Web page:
Jewelry, Watch Sales Bolster Richemont’s Q1

FinancialsJul 16, 2021

Jewelry, Watch Sales Bolster Richemont’s Q1

Plus, the changes to Richemont’s senior executive committee and board of directors.

Richemont headquarters in Geneva, designed by architect Jean Nouvel. The luxury titan’s quarterly sales were up 121 percent year-over-year, with jewelry and watch sales putting on a strong performance. (Image courtesy of Richemont)
Geneva—Richemont’s first-quarter sales surged, exceeding pre-pandemic levels, driven by strong jewelry sales and the Americas.
The luxury titan posted a 121 percent increase year-over-year in quarterly sales at actual exchange rates of €4.39 billion ($5.19 billion) compared with €3.74 billion ($4.41 billion) in 2020.
Sales also exceeded pre-pandemic levels in most areas, up 18 percent year-over-year.
The boost in sales was led by its jewelry houses and specialist watchmakers, said Richemont.
Sales in Richemont’s jewelry division, which includes Cartier and Van Cleef & Arpels, were up 142 percent at constant and actual exchange rates, reaching €2.52 billion ($2.97 billion) compared with €1.08 billion ($1.28 billion) a year ago.
Sales in Richemont’s specialist watchmakers division were up 143 percent to €849 million ($1 billion) compared with €359 million ($423.5 million) in 2020.
Breaking it down by region, the Americas gave the strongest performance, with local demand driving sales up 276 percent.
In second place was the Middle East and Africa, with sales up 154 percent, followed by Japan (138 percent), Europe (108 percent), and Asia Pacific (96 percent).
Retail sales at Richemont-owned and -operated boutiques were up 138 percent.

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Wholesale sales were up 178 percent in the quarter while online retail sales were up 67 percent.
The company did not hold an earnings call or provide financial guidance for the year ahead.
Following a review of its governance, Richemont has made some changes to its executive board.
The Senior Executive Committee will focus on strategic direction, capital allocation, and other functions to benefit the business while the executives in charge of the various brands will zero in on sustainable development, a customer-focused approach, and growing digital initiatives.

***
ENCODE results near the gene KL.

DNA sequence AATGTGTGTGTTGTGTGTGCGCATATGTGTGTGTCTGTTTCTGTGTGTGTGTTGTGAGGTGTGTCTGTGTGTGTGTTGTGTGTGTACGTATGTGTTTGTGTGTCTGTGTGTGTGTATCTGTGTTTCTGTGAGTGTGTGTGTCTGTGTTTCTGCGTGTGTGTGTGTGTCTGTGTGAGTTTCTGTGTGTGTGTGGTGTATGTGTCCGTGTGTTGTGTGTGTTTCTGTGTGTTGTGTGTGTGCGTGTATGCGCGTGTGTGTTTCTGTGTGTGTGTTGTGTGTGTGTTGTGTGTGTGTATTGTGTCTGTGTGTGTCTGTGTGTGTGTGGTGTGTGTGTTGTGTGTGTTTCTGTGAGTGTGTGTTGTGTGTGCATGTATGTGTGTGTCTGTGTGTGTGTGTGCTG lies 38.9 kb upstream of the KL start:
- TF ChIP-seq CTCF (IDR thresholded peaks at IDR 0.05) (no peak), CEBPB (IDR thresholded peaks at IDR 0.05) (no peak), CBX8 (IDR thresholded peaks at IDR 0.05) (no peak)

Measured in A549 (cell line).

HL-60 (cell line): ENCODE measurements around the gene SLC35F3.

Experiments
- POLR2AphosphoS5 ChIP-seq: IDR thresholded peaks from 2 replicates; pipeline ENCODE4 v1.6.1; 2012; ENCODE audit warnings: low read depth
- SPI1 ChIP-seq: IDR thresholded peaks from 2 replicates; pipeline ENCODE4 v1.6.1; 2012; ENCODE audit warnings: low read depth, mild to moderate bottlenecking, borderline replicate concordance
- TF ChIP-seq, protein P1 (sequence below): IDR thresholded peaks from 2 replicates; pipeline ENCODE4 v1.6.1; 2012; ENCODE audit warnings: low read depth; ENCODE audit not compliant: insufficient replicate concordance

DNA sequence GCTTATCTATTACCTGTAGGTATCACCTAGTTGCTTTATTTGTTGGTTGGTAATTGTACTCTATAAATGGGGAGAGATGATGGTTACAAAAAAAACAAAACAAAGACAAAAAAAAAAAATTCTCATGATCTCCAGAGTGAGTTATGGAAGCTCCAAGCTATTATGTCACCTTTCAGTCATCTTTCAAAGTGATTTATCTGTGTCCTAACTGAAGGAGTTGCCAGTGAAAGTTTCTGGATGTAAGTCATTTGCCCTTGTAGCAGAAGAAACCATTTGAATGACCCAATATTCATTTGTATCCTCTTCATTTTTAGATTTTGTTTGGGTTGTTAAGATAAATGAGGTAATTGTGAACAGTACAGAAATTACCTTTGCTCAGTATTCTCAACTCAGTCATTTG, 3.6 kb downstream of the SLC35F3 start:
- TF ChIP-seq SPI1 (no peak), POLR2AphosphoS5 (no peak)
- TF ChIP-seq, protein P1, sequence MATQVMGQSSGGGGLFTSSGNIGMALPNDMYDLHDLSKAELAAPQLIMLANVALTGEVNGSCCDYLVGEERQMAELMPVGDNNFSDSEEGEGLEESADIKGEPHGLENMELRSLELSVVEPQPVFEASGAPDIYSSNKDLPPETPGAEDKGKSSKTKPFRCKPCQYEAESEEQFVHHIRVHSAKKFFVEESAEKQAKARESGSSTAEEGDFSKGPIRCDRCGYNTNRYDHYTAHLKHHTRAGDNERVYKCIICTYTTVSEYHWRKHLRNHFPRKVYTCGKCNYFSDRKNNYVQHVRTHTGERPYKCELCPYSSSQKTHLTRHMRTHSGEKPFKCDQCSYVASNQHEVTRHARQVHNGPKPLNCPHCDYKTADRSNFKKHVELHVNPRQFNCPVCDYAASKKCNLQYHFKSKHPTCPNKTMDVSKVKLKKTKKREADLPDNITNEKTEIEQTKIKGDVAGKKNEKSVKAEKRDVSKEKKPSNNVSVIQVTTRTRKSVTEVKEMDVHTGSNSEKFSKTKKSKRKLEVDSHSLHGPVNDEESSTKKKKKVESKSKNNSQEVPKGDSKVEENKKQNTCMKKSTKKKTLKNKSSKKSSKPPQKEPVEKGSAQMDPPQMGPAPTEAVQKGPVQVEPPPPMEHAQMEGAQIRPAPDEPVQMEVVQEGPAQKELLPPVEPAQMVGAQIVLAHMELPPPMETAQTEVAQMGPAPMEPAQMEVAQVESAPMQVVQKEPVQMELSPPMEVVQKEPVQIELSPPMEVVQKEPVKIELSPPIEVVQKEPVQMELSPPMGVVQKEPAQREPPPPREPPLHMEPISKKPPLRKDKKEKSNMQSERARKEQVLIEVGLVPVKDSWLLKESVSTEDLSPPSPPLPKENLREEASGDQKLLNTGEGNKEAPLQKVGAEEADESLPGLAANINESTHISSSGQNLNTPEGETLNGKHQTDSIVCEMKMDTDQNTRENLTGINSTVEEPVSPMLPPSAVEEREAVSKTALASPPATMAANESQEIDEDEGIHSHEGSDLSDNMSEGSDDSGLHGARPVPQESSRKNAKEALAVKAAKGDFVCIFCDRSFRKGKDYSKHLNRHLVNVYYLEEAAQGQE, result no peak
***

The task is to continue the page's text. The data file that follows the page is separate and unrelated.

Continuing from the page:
“The continual evolution of our corporate governance structures reflects our commitment to meet the changing demands of our operating environment most efficiently and align with best practice,” said Chairman Johan Rupert in a press release about the results.
To focus on these new responsibilities, Cyrille Vigneron, president and chief executive of Cartier, and Nicolas Bos, president and chief executive of Van Cleef & Arpels, will step down from the Senior Executive Committee and will not seek re-election to the board of directors.
Philippe Fortunato, CEO of fashion and accessories, Emmanuel Perrin, head of the specialist watchmakers distribution, and Frank Vivier, chief transformation officer, will also step down from the Senior Executive Committee.
The changes go into effect Sept. 8 with all executives still reporting to Rupert, and maintaining their roles.
Rupert, Jérôme Lambert and Chief Financial Officer Burkhart Grund will remain on the Senior Executive Committee and be up for re-election to the board of directors at the annual general meeting.
Alan Quasha, who has served as non-executive director of the company and its predecessor companies since the Group’s foundation in 1988, will not seek reelection to the board.
Lenore Fedowis the associate editor, news at National Jeweler, covering the retail beat and the business side of jewelry.

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